1930s Westinghouse 4 Aspect Colour Light Signal
I purchased this signal as part of a job lot of four colour light signals of differing condition, with the hope I would be able to get one or two working. The lot included a very incomplete ABB signal, which I scrapped for parts, an ML Engineering 4 aspect head which was complete, which I sold on, and 3 & 4 aspect Westinghouse heads.
The restoration was performed with a relatively light touch, as the signal was in a generally good condition.
I partially disassembled the head, removing the external panels and the mounting casting that is used to attach to the signal pole. The doors and lens mountings were removed and the two broken glass lenses disposed of. Internal lamp holders and wiring were left in situ.
The whole unit was then pressure washed both inside and out to remove loose dirt and clean the paintwork. The outer surfaces were polished up with car wax to revive the paint somewhat, but thankfully no repainting on the main castings was needed.
The lens securing rings were heavily rusted so need complete strip down and repaint.
The sighting boards were cleaned similarly to the main body. These were painted over galvanised steel and were in generally in sound condition except round the bolt holes and where the boards overlapped which were rusty as moisture had become trapped. These areas were treated with rust preservative.
Internal rusty bolts were treated with rust preventative- all the remaining rusty bolts and studs were replaced. In some cases this involved cleaning up threaded holes with a tap.
Once cleaned up, the unit was re-assembled, replacing most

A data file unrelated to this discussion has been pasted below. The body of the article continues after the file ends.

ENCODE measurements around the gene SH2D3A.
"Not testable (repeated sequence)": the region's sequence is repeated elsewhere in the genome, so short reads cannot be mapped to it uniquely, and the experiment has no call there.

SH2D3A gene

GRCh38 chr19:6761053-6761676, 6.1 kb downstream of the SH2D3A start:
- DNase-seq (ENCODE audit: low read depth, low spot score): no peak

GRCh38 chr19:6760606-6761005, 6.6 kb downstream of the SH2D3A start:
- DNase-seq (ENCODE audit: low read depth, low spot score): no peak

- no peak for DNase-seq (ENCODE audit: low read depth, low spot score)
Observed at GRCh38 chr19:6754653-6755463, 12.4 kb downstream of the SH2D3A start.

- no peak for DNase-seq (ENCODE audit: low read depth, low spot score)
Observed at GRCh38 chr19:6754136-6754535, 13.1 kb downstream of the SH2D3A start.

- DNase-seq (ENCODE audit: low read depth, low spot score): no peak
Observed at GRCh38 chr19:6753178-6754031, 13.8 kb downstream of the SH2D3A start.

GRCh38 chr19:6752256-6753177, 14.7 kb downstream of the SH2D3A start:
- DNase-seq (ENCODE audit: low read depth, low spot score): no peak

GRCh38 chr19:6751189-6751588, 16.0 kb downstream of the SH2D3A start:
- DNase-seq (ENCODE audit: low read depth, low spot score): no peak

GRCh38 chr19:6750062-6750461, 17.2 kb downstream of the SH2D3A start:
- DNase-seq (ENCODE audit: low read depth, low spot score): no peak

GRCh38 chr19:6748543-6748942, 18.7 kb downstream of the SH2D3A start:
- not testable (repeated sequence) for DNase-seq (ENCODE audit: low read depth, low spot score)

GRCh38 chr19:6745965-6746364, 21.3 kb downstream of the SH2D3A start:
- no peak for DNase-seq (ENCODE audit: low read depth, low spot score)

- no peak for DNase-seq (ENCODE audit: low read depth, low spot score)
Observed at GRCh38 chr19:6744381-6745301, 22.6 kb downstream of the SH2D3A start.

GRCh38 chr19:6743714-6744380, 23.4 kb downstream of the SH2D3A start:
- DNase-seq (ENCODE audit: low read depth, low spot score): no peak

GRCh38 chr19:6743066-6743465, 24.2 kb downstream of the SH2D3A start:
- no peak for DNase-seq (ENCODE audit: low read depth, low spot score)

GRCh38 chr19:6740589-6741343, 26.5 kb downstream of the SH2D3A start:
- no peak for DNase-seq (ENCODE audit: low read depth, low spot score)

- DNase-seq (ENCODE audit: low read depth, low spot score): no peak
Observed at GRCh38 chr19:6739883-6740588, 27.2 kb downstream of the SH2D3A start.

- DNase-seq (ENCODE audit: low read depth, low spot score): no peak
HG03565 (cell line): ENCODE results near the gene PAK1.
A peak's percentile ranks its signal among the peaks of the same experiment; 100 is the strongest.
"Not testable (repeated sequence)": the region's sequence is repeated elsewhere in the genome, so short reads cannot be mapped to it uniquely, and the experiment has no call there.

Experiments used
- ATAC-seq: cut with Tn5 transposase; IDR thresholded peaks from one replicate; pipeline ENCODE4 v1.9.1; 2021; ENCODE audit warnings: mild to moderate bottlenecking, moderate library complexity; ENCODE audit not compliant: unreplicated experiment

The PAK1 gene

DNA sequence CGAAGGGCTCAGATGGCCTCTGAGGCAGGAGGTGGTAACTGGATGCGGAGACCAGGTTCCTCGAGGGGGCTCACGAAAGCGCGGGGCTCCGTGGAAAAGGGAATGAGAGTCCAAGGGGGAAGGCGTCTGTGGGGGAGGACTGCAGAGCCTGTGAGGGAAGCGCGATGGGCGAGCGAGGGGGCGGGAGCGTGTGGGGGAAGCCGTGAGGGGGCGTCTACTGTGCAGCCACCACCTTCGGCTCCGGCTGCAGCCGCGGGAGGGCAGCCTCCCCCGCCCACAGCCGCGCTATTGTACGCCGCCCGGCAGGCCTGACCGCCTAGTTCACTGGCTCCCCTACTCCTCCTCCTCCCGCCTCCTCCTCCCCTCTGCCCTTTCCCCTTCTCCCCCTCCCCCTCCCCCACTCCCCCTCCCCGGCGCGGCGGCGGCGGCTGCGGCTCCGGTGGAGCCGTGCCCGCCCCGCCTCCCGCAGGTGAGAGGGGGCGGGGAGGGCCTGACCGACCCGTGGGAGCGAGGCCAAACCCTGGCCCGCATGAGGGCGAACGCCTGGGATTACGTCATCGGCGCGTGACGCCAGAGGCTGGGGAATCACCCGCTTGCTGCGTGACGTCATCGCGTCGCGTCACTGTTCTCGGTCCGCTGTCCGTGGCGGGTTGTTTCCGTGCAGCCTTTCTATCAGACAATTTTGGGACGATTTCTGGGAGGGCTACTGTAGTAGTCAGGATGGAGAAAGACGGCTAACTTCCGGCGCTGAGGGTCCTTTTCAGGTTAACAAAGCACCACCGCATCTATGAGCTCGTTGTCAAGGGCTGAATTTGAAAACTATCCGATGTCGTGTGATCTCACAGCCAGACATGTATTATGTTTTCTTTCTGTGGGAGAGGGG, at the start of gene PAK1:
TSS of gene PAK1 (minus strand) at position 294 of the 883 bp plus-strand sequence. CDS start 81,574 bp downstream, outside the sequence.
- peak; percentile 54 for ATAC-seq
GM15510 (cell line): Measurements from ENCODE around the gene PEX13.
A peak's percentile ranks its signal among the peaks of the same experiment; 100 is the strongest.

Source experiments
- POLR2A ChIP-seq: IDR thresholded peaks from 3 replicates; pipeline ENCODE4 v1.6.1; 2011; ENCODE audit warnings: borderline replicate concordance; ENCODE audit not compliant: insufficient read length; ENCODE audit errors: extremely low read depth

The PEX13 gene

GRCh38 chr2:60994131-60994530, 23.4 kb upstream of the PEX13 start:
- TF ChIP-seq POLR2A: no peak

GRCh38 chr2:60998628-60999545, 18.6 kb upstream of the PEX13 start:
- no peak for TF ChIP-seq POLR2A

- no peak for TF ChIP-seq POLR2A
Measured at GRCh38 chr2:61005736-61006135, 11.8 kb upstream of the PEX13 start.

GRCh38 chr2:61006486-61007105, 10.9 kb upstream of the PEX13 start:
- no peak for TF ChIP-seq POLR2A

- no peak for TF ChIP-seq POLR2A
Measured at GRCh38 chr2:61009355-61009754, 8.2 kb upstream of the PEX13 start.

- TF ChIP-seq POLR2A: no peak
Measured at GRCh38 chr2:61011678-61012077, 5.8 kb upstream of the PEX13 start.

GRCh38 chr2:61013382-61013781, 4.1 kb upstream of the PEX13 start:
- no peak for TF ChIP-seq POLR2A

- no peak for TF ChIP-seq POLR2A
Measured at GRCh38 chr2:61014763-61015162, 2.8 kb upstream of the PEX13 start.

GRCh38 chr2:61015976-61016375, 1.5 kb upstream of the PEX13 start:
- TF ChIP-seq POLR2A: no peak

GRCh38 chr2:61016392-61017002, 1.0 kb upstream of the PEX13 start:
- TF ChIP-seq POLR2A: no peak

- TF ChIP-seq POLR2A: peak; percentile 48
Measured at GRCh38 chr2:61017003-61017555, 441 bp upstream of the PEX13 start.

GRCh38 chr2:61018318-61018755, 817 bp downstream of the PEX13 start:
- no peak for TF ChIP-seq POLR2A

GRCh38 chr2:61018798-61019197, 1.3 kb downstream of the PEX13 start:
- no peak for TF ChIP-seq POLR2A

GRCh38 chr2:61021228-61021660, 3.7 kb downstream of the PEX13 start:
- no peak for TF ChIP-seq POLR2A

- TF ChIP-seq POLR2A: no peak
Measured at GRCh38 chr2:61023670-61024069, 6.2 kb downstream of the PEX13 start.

of the removed fasteners with new galvanised ones, along with plenty of grease.
Most fasteners were BSF- a few proved a bit of a challenge to find replacements
for, such as the larger wing nuts, but eventually I found like for like
Two of the outer glass lenses were broken, so these were replaced; one from the stripped ABB signal and another unused one found through eBay. All the lenses were thoroughly cleaned before fitting.
I replaced the post mount with a gantry base which was stripped and repainted and then bolted to a small wooden frame to prevent it toppling.
The signal came with extended hoods measuring 24" long. Standard size hoods for the Westinghouse signals was 12" long. These long hoods were fitted to colour light signals in the late summer of 1940 as the Battle of Britain raged. As the signals are designed to be viewed from a long distance, they were accidently a good navigation aid to the Luftwaffe. I understand that this was such an urgent task that it continued 24 hours a day, including through air raids. This dates the signal to being in place prior to the summer of 1940, so now at least 80 years old.
As I have the signal mounted on the ground and using the original hoods would make visibility difficult, I fabricated new 12" hoods, using the originals to help make a template.
The hoods were cut from 1.2mm thick steel on my guillotine, holes drilled and corners rounded. They were bent to shape by hand over a length of steel pipe approx. 6" in diameter and then painted.
All the lampholders were cleaned and the wiring checked over. All was in a generally good condition. The internals were wired for 12V, so lamps were fitted and the assembly tested.
I have been given some very useful information and help by the members of the Signal forum in this restoration; Signalbox Forum
I'd particularly like to thank John Webb for his invaluable support. John is a volunteer at the St Albans South Signal Box; St Albans